In a recent interview with the critically acclaimed Irish author John Banville, he was quoted in The Irish Times as saying “I have not been a good father. No writer is.”
Granted, it may be a bit unfair to quote people out of context, but the twitter-storm blew a fury nonetheless. I was heartened to read so many men refuting the outdated stereotype of male writers as feckless, self-absorbed dinosaurs who put art above their personal relationships.
Yet aside from his statement that no writer can be a good parent, there was also the implication that all successful writers are male. This opened up a very important conversation and as one female commenter observed, “Ah yes, there is the unspoken assumption that the true artist is male.”
You see, this author wasn’t saying that there are no female writers; that would be factually incorrect. But what he is implying is that the REAL writers, the writers who MATTER, are men. It’s not something overtly expressed, but it is made clear nonetheless that the work of male writers is considered as somehow more important than that of their female counterparts. I also grew up believing this myth, as Ireland only seemed to celebrate her literary sons; Yeats, Joyce and Beckett to name a few.
Where were all the women? And now that I am a writer myself, I wonder how much (if at all) things have changed?
VIDA is a non-profit organization founded to raise awareness of gender equality issues in literary culture, and for the past few years they have released figures on books that have been included in prominent literary magazines and journals for review.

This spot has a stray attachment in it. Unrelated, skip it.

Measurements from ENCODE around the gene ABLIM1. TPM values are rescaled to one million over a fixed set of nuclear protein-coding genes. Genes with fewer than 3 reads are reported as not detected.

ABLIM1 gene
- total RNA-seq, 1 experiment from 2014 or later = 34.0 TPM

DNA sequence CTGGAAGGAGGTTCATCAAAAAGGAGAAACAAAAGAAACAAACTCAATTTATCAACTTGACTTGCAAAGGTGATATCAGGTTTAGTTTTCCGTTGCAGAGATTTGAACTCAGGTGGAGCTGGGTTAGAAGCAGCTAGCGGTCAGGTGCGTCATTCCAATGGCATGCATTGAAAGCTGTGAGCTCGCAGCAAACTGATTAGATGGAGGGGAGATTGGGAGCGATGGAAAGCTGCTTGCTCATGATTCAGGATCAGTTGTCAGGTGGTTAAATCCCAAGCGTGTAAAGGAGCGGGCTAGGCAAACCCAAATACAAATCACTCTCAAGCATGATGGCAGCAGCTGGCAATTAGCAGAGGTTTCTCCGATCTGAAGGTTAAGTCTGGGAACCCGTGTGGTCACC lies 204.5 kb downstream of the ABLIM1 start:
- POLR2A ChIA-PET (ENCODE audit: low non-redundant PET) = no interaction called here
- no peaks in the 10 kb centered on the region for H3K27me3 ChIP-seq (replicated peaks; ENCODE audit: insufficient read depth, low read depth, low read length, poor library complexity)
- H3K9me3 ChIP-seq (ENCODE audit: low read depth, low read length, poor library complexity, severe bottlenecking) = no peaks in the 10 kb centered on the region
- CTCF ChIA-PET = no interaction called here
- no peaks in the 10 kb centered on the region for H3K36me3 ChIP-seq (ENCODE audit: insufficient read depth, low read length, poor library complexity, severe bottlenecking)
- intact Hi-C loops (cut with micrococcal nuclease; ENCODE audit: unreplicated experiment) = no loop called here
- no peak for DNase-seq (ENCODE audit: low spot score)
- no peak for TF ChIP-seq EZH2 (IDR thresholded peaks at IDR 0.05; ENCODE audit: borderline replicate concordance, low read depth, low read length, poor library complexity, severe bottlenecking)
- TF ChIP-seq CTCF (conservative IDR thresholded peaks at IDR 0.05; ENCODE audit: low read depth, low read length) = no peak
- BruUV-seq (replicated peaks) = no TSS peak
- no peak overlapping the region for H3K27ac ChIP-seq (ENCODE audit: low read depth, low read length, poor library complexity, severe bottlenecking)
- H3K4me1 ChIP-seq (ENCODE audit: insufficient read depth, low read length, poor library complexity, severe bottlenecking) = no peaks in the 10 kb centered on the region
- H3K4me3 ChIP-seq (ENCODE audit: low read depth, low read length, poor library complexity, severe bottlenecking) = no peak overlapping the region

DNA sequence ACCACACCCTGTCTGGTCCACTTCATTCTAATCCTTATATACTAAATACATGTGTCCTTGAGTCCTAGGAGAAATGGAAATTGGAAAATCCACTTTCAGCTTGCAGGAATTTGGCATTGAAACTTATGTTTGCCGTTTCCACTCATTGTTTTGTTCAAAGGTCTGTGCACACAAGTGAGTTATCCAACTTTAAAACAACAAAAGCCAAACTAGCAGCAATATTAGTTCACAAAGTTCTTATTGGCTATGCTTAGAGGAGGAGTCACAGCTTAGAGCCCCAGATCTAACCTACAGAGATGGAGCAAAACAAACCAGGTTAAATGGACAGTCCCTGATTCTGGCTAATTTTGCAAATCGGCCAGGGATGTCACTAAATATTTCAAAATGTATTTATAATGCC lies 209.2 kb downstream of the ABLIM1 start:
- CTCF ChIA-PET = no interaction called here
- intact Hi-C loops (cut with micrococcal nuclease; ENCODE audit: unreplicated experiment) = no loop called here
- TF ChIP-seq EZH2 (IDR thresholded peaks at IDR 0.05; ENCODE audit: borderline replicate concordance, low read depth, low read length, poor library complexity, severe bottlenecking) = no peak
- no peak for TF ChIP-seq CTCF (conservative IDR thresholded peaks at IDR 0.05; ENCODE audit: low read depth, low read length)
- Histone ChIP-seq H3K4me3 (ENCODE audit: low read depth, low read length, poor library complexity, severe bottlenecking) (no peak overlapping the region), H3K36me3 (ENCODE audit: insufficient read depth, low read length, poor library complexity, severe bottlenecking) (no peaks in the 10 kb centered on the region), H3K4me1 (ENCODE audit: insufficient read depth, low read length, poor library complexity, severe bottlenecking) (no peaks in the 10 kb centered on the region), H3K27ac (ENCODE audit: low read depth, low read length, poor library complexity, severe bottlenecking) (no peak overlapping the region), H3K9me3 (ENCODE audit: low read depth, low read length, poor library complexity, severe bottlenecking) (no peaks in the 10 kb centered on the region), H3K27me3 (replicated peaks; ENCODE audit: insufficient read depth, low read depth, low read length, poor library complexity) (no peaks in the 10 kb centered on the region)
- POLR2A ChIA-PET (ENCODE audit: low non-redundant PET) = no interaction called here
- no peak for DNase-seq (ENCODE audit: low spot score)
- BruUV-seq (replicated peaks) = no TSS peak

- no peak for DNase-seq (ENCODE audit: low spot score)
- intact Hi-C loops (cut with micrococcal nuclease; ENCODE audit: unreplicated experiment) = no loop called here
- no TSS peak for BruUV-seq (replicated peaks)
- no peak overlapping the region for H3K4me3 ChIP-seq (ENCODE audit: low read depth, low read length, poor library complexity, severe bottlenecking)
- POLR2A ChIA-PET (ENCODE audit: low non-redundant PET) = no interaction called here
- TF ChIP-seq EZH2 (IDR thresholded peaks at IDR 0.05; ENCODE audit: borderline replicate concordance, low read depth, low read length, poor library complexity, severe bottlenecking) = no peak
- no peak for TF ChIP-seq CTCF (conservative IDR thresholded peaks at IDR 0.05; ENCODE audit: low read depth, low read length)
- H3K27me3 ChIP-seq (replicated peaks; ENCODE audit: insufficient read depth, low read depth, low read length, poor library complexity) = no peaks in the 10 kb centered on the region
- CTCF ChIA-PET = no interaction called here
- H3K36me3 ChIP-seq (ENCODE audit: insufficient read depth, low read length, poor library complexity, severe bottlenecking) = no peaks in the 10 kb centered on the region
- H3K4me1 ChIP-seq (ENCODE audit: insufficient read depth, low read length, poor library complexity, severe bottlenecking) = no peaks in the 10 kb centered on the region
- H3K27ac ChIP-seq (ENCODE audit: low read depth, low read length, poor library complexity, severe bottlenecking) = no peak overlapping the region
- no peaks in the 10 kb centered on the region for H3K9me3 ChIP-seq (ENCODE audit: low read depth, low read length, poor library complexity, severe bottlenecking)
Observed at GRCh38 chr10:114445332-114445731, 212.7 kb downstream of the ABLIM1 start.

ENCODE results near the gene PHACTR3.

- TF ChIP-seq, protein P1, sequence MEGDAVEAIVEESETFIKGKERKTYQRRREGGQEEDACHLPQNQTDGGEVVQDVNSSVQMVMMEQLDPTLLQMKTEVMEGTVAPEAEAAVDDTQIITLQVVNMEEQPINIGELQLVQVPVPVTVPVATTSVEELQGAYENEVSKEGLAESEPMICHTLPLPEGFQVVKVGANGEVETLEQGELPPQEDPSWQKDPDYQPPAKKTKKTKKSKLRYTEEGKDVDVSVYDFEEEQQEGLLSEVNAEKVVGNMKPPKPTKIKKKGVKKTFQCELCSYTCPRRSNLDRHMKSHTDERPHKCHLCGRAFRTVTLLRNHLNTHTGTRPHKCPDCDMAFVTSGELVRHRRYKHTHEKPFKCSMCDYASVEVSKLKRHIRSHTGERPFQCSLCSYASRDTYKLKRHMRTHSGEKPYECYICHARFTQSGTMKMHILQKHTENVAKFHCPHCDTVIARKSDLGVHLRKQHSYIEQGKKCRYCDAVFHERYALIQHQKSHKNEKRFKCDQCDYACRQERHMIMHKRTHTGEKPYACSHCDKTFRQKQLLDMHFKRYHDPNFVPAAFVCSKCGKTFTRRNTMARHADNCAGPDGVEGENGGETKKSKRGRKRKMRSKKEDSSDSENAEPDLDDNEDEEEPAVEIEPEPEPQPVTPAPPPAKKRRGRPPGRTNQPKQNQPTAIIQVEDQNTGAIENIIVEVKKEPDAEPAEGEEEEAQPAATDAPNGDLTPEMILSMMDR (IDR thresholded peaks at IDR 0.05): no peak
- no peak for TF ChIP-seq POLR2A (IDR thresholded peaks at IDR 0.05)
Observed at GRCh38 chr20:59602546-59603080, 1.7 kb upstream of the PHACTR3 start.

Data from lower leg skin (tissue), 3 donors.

I don’t think it will come as any surprise that the figures are overwhelmingly in favour of male authors, as the majority of critics are, in fact, male. Despite the fact that women buy two thirds of books sold, (according to novelist Ian McEwan, “When women stop reading, the novel will be dead.”), magazine reviews are centred on male authors and for the most part, written by male critics.
According to VIDA’s research, the London Review of Books featured 527 male authors and critics in 2014, compared with just 151 women (14 fewer than in 2013.) The New York Review of Books displayed a similar imbalance, featuring an overall figure of 677 men to 242 women, and in other publications it was found that fewer than half the authors reviewed were women. Why is it that the male voice seems to hold more gravitas?
In 2015, the author Catherine Nichols decided to do a little experiment to see if the publishing world really was as gender biased as the figures suggested. Firstly, she sent her novel to 50 agents using her own name and received just two manuscript requests. But when she sent the same material to the same agents, using a male pseudonym, the novel was requested 17 times.
“He is eight and a half times better than me at writing the same book,” wrote Nichols. “My novel wasn’t the problem, it was me – Catherine.”
Many female authors in the past were forced to use a male pseudonym in order to get published and I think they would be shocked to discover that this practice still happens today. Louisa May Alcott published as A.M. Barnard, Mary Ann Evans under the name of George Eliot, and the Brontë sisters (Ann, Charlotte and Emily) under the names Currer and Ellis Bell.
More recently, J. K. Rowling chose the more ‘gender neutral’ option of using her initials for Harry Potter and later published under the pseudonym Robert Galbraith. In genres such as detective fiction and science fiction, it is often assumed that male authors fair better, or worse still, that male readers would not like to be seen reading a female author.